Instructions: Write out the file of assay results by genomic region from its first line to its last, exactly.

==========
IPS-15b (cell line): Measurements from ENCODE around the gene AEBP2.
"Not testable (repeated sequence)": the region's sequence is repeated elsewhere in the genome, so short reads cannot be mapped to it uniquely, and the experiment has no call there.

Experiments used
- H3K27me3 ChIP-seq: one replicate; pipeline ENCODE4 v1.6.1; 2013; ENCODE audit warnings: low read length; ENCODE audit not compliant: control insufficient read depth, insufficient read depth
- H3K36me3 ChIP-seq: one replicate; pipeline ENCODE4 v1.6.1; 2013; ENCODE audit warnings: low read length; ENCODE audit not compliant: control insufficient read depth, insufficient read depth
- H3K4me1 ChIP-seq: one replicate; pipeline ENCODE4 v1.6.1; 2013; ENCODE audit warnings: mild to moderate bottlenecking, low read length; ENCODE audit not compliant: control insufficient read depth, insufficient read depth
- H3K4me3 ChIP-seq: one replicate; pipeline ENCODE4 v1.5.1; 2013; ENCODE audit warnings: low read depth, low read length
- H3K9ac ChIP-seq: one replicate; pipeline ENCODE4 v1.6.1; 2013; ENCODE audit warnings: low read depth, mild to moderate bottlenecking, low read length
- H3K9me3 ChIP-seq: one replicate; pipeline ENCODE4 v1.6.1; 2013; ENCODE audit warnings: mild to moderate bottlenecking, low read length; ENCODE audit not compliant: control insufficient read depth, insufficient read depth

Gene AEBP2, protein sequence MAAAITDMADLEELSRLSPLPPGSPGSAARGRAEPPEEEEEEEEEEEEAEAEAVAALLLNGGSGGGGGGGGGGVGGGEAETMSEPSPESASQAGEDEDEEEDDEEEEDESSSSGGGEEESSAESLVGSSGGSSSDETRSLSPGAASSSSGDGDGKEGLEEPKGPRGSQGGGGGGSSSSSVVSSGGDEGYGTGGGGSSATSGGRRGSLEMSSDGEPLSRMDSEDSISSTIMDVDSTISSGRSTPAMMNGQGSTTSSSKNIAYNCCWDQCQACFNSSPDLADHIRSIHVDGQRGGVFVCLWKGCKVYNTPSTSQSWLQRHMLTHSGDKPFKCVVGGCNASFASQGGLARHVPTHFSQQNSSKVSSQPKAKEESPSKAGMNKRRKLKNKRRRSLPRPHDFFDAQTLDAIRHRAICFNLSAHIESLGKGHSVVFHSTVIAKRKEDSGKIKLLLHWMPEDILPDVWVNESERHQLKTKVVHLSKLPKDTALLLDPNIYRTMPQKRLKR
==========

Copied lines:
IPS-15b (cell line): Measurements from ENCODE around the gene AEBP2.
"Not testable (repeated sequence)": the region's sequence is repeated elsewhere in the genome, so short reads cannot be mapped to it uniquely, and the experiment has no call there.

Experiments used
- H3K27me3 ChIP-seq: one replicate; pipeline ENCODE4 v1.6.1; 2013; ENCODE audit warnings: low read length; ENCODE audit not compliant: control insufficient read depth, insufficient read depth
- H3K36me3 ChIP-seq: one replicate; pipeline ENCODE4 v1.6.1; 2013; ENCODE audit warnings: low read length; ENCODE audit not compliant: control insufficient read depth, insufficient read depth
- H3K4me1 ChIP-seq: one replicate; pipeline ENCODE4 v1.6.1; 2013; ENCODE audit warnings: mild to moderate bottlenecking, low read length; ENCODE audit not compliant: control insufficient read depth, insufficient read depth
- H3K4me3 ChIP-seq: one replicate; pipeline ENCODE4 v1.5.1; 2013; ENCODE audit warnings: low read depth, low read length
- H3K9ac ChIP-seq: one replicate; pipeline ENCODE4 v1.6.1; 2013; ENCODE audit warnings: low read depth, mild to moderate bottlenecking, low read length
- H3K9me3 ChIP-seq: one replicate; pipeline ENCODE4 v1.6.1; 2013; ENCODE audit warnings: mild to moderate bottlenecking, low read length; ENCODE audit not compliant: control insufficient read depth, insufficient read depth

Gene AEBP2, protein sequence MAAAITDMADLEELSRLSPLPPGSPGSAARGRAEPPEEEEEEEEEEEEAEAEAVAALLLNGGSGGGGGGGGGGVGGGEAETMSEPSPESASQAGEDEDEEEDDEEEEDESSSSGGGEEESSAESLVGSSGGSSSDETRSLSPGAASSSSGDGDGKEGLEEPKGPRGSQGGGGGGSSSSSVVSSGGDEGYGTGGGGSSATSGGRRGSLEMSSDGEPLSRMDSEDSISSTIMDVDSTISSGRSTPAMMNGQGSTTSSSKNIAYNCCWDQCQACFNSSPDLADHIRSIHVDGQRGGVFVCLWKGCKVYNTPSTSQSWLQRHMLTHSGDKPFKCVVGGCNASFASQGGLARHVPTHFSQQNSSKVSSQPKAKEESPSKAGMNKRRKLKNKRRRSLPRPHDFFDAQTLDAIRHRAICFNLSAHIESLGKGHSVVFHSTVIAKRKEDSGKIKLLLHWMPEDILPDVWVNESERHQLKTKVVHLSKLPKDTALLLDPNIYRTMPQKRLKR